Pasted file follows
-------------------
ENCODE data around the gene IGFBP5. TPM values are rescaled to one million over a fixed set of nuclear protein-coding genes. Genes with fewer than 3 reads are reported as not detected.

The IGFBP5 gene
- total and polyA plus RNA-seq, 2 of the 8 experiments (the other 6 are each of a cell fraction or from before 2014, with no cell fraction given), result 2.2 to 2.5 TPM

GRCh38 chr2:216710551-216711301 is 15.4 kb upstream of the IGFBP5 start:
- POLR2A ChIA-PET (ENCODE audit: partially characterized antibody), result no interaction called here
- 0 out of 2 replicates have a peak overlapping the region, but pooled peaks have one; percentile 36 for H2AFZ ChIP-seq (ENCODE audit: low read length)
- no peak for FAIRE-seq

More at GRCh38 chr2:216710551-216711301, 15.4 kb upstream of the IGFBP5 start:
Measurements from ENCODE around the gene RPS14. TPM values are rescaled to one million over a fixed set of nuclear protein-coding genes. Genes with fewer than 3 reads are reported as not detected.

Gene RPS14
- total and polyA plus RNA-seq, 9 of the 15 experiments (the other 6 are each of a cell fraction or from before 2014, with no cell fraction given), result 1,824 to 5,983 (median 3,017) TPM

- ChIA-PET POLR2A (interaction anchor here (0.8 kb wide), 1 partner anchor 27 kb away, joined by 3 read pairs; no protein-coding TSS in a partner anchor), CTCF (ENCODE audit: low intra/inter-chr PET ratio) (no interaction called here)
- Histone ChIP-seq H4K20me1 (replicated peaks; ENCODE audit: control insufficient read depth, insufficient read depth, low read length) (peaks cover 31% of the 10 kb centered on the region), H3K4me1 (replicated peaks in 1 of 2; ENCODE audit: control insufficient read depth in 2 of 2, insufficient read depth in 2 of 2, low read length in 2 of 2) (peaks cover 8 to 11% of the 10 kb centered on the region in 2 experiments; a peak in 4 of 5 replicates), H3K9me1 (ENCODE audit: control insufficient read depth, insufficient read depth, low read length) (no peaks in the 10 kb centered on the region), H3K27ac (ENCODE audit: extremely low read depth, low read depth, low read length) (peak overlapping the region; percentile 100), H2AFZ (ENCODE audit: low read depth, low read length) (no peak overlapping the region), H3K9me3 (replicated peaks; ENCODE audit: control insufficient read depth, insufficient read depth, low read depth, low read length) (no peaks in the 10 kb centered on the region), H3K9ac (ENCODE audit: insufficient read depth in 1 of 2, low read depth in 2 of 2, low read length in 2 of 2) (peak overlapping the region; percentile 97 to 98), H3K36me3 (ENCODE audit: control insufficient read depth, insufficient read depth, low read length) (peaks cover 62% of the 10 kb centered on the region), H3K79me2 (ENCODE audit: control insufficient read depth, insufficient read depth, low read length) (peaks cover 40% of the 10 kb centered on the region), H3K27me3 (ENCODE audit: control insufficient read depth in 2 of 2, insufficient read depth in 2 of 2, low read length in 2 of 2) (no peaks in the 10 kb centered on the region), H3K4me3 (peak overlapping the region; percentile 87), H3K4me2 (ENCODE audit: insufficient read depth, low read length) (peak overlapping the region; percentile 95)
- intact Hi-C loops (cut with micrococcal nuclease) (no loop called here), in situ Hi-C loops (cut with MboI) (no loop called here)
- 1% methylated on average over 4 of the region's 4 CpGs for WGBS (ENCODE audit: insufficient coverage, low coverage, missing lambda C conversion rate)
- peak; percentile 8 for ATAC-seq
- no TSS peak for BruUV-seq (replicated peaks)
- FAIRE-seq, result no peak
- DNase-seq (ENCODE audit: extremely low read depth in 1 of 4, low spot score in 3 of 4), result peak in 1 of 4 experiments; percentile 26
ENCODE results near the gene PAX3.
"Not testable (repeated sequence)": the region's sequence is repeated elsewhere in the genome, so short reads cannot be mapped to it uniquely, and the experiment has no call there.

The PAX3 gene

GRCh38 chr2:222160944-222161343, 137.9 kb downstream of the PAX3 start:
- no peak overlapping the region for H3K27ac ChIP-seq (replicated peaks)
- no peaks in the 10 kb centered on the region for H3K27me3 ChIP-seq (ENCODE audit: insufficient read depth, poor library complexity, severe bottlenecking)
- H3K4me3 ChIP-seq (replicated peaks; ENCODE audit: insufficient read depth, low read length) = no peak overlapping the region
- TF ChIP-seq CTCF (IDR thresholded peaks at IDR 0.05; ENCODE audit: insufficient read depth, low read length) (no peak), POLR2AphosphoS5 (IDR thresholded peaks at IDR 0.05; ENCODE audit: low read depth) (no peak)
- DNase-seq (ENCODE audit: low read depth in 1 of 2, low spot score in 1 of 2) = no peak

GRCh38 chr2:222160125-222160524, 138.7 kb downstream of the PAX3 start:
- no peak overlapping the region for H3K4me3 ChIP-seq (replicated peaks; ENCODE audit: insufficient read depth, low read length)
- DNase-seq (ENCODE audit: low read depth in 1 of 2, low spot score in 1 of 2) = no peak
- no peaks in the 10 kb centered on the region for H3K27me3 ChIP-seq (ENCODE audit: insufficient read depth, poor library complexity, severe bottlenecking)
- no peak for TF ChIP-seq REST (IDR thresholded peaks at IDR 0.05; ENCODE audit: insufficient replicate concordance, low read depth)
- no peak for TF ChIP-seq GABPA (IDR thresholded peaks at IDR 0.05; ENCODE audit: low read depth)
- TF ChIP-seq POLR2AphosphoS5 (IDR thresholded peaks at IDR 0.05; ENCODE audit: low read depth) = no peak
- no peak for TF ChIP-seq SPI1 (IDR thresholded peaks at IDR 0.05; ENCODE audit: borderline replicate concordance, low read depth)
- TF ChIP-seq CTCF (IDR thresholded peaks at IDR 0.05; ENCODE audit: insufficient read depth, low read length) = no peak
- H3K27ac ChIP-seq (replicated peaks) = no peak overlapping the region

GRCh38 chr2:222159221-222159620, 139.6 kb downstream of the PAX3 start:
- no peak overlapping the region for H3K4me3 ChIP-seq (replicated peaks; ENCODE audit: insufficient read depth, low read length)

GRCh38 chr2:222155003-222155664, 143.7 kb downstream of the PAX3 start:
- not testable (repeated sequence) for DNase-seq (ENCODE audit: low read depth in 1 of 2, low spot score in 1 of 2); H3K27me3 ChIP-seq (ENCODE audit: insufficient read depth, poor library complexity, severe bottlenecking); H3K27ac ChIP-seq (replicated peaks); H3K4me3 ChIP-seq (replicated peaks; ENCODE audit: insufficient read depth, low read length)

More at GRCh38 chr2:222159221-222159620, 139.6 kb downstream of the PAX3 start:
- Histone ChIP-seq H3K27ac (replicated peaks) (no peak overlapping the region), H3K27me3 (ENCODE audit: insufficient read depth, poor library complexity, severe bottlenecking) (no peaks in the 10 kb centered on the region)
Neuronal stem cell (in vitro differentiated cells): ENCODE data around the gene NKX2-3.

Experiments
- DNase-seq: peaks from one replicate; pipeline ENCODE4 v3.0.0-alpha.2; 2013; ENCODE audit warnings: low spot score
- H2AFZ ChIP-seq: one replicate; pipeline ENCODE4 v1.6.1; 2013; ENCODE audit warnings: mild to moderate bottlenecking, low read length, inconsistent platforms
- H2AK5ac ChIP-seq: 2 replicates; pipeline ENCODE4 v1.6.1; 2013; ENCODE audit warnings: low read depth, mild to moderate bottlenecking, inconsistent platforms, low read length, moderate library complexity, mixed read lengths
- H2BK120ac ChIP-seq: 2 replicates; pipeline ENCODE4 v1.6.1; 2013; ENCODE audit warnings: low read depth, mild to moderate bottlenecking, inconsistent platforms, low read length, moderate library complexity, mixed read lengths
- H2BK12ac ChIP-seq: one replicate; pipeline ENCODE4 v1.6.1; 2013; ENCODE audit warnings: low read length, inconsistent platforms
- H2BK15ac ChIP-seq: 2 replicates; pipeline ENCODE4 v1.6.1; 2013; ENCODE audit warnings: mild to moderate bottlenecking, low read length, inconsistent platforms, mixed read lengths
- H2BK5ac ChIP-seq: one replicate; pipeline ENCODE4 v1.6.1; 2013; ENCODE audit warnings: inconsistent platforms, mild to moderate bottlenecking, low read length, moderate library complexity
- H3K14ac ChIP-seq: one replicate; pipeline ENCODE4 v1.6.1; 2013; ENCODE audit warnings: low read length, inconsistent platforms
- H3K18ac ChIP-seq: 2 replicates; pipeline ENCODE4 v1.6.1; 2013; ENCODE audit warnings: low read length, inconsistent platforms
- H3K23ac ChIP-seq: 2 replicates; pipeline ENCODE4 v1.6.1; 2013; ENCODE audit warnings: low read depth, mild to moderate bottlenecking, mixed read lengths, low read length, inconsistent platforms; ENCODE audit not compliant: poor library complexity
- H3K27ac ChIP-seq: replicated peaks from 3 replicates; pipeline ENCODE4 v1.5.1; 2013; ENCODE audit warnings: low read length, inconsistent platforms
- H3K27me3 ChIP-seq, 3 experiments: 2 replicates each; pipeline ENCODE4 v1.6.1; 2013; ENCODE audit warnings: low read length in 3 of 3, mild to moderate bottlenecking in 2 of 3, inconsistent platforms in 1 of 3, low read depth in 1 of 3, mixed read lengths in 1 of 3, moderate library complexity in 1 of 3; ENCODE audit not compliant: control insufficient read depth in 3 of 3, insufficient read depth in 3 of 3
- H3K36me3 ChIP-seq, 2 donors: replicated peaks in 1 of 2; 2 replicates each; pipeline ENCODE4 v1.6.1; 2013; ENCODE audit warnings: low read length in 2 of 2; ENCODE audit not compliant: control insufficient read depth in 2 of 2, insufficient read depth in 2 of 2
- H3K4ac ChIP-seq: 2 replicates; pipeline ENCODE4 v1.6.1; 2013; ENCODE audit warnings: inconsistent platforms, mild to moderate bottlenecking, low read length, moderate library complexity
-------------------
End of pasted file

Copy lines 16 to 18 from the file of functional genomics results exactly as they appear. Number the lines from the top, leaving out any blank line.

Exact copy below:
- peak; percentile 8 for ATAC-seq
- no TSS peak for BruUV-seq (replicated peaks)
- FAIRE-seq, result no peak